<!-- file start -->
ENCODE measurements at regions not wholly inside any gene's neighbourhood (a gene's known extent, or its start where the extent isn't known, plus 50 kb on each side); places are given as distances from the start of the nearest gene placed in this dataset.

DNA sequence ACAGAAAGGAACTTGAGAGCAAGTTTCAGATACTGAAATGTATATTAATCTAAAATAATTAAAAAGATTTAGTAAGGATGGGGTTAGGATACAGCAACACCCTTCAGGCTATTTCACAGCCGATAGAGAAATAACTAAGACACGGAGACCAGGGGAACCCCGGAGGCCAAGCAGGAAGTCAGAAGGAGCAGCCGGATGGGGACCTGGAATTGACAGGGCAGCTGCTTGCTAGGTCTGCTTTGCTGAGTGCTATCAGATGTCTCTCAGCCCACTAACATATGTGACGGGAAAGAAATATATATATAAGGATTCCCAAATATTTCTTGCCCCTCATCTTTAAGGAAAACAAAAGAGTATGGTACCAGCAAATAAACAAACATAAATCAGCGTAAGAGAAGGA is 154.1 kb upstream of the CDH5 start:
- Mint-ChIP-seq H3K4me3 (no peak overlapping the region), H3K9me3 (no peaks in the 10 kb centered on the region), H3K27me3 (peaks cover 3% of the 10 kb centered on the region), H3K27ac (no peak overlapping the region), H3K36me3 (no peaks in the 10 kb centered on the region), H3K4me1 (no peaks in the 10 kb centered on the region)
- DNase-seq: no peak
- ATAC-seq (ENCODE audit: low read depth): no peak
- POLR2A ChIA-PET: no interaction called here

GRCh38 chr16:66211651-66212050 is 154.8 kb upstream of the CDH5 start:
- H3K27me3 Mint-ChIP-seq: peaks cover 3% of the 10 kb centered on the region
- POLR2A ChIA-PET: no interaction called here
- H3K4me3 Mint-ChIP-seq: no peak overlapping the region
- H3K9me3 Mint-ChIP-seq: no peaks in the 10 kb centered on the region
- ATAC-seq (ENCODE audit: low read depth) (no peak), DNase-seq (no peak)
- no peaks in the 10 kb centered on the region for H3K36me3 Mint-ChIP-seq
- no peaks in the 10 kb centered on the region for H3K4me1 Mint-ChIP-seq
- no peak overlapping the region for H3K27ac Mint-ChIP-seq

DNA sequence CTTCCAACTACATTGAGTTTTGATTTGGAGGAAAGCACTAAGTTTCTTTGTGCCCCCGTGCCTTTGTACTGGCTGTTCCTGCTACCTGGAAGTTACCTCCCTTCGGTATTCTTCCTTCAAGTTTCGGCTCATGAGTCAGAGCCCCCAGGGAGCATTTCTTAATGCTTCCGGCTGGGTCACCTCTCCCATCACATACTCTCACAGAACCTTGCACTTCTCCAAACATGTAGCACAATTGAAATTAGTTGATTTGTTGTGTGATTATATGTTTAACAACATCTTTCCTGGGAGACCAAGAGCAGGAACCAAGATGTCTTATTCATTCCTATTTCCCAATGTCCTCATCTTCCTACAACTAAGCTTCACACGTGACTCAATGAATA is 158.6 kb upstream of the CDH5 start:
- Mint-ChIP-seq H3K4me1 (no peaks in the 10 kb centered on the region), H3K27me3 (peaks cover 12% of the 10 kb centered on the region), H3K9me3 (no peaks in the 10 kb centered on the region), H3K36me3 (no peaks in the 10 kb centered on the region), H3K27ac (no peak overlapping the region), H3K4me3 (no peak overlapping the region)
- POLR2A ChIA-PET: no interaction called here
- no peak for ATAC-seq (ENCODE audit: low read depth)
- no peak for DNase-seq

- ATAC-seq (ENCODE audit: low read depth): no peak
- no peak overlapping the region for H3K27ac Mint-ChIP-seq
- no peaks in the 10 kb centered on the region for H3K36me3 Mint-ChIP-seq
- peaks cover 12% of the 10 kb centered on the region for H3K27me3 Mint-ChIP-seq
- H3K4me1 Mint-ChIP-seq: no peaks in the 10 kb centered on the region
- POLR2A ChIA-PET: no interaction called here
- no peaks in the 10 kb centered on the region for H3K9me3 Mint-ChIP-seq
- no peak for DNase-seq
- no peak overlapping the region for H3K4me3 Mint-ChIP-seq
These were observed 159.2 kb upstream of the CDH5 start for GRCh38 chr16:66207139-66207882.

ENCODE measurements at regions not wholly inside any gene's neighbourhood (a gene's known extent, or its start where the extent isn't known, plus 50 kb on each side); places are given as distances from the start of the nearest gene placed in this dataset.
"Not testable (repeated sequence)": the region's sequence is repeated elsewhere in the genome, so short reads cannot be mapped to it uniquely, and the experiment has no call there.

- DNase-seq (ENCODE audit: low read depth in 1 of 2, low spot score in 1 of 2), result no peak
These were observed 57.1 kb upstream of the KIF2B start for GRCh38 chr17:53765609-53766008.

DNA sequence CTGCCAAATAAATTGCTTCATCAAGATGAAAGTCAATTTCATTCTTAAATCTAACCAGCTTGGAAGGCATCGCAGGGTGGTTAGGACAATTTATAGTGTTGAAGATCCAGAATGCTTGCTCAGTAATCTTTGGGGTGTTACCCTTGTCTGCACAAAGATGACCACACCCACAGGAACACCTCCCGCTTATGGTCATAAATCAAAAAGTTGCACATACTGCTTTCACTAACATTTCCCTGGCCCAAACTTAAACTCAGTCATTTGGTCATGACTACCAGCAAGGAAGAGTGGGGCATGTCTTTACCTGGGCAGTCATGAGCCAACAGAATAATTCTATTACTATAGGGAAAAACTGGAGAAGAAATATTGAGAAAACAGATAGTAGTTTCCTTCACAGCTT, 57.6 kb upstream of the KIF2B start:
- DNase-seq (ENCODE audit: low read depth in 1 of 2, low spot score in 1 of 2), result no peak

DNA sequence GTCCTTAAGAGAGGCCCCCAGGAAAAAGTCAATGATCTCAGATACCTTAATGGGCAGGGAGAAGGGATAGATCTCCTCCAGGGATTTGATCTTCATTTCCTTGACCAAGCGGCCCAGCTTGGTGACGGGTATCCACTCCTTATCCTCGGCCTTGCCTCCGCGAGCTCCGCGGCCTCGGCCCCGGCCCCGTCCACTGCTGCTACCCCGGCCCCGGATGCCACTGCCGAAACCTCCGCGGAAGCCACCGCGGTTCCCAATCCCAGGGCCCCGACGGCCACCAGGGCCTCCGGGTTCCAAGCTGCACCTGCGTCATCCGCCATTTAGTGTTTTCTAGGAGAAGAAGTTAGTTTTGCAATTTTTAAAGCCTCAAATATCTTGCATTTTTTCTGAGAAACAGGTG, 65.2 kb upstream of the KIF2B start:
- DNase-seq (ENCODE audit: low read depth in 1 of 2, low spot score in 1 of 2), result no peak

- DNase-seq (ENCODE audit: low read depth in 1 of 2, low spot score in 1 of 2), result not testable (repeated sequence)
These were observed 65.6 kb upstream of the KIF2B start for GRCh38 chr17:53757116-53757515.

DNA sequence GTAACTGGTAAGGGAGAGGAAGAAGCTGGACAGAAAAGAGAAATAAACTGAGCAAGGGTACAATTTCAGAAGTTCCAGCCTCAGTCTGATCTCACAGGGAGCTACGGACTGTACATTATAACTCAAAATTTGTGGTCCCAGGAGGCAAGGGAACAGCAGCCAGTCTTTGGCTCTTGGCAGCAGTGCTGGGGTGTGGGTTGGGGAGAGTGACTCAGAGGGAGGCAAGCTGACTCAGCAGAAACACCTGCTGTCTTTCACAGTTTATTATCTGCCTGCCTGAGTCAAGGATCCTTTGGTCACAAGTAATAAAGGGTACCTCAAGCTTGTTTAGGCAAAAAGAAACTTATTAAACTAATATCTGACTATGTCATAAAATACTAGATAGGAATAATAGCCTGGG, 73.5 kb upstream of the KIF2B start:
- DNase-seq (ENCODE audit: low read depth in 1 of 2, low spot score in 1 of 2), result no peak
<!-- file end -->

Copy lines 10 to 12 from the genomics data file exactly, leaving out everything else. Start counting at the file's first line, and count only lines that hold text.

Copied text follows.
- H3K4me3 Mint-ChIP-seq: no peak overlapping the region
- H3K9me3 Mint-ChIP-seq: no peaks in the 10 kb centered on the region
- ATAC-seq (ENCODE audit: low read depth) (no peak), DNase-seq (no peak)